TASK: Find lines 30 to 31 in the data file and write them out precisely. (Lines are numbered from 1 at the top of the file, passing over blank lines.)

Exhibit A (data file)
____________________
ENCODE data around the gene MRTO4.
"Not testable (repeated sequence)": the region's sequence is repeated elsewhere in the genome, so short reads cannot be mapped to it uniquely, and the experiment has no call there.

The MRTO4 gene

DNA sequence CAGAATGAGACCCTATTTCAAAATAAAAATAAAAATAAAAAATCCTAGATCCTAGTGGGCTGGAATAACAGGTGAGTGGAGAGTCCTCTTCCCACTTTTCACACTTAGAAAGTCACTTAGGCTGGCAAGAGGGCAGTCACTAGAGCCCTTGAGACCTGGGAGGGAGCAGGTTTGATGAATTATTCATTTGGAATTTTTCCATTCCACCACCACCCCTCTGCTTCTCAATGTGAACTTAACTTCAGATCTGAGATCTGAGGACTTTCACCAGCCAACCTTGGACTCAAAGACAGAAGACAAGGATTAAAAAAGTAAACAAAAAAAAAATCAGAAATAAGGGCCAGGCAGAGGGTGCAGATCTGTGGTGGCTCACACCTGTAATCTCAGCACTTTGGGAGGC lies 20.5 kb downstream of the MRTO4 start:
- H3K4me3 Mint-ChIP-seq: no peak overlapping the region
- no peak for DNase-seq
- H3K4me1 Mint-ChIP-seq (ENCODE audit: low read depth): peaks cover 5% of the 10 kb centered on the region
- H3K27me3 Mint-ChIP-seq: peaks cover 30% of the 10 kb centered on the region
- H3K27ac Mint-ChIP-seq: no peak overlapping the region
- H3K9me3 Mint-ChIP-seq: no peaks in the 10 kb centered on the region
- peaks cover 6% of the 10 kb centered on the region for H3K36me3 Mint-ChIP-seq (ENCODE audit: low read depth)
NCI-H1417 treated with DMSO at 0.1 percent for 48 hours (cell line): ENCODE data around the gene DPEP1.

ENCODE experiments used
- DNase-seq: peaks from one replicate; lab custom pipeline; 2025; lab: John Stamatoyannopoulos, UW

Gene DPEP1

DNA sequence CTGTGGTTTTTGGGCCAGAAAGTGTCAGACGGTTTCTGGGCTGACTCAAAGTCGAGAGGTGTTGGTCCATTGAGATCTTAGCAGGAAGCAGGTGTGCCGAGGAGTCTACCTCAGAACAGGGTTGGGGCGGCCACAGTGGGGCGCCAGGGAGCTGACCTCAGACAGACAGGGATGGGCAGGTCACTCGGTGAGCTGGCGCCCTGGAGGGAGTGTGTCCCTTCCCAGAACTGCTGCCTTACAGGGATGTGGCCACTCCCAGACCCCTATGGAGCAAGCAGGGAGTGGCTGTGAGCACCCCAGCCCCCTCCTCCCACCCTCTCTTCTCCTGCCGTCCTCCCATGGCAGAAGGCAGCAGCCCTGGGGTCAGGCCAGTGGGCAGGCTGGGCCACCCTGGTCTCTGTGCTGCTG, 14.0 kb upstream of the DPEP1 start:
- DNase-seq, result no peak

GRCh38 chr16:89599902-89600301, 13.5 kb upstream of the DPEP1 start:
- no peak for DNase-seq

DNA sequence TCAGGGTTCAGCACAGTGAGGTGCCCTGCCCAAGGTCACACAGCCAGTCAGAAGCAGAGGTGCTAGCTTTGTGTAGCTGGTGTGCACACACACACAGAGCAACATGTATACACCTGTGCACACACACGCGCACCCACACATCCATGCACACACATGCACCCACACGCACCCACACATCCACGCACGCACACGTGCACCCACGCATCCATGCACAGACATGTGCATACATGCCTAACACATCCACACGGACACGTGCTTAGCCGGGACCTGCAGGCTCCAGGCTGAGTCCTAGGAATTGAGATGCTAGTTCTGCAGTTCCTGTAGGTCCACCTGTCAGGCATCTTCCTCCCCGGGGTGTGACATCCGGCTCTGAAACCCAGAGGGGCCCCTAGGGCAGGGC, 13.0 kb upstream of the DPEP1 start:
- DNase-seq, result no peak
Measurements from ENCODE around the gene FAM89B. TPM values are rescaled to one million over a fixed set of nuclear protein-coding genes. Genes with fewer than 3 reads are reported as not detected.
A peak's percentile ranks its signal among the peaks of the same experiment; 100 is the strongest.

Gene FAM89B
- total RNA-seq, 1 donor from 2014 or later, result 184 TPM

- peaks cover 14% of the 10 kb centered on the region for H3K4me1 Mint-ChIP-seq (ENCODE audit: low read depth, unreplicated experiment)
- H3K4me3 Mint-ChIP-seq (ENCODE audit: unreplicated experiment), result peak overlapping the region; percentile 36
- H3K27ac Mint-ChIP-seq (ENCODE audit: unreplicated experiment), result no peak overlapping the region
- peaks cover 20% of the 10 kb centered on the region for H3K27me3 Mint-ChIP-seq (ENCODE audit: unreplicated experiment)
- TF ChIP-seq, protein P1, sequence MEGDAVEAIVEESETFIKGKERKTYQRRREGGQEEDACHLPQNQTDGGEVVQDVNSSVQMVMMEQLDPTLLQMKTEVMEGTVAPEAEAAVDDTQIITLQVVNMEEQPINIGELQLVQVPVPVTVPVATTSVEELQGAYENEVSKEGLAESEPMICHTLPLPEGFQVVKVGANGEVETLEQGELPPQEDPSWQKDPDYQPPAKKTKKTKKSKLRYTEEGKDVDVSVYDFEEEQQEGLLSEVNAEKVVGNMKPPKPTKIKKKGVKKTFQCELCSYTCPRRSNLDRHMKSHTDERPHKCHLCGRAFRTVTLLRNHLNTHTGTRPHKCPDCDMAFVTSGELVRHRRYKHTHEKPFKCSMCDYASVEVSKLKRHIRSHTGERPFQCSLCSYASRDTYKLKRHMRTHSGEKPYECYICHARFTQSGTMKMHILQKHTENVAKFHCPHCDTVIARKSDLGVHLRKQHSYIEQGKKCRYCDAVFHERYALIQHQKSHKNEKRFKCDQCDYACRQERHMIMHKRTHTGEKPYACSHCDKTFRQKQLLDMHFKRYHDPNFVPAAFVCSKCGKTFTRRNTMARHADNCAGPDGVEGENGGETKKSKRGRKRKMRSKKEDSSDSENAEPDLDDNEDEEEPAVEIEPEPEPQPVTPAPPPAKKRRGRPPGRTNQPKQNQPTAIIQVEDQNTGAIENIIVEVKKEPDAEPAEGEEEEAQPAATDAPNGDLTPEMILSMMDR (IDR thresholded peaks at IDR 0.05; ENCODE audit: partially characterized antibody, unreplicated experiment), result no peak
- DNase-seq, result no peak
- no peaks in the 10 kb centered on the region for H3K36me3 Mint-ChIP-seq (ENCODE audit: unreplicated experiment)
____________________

- TF ChIP-seq, protein P1, sequence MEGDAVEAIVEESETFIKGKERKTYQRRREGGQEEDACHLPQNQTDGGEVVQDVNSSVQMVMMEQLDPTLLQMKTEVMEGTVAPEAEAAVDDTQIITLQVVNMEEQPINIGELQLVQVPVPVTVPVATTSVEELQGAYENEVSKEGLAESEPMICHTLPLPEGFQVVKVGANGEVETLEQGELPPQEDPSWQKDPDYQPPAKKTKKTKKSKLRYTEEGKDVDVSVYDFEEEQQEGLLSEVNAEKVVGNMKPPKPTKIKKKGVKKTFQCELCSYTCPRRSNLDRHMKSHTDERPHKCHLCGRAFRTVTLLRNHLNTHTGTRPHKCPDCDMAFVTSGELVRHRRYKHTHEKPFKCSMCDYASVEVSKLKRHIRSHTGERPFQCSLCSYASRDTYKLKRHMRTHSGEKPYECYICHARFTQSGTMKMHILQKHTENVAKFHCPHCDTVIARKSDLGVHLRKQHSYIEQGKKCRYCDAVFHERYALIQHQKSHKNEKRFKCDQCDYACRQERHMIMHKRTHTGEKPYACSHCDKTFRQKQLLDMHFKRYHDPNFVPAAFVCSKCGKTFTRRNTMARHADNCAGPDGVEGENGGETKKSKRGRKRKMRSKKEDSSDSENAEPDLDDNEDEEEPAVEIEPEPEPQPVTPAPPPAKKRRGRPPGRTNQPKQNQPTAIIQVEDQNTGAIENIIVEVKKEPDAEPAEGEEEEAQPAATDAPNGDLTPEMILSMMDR (IDR thresholded peaks at IDR 0.05; ENCODE audit: partially characterized antibody, unreplicated experiment), result no peak
- DNase-seq, result no peak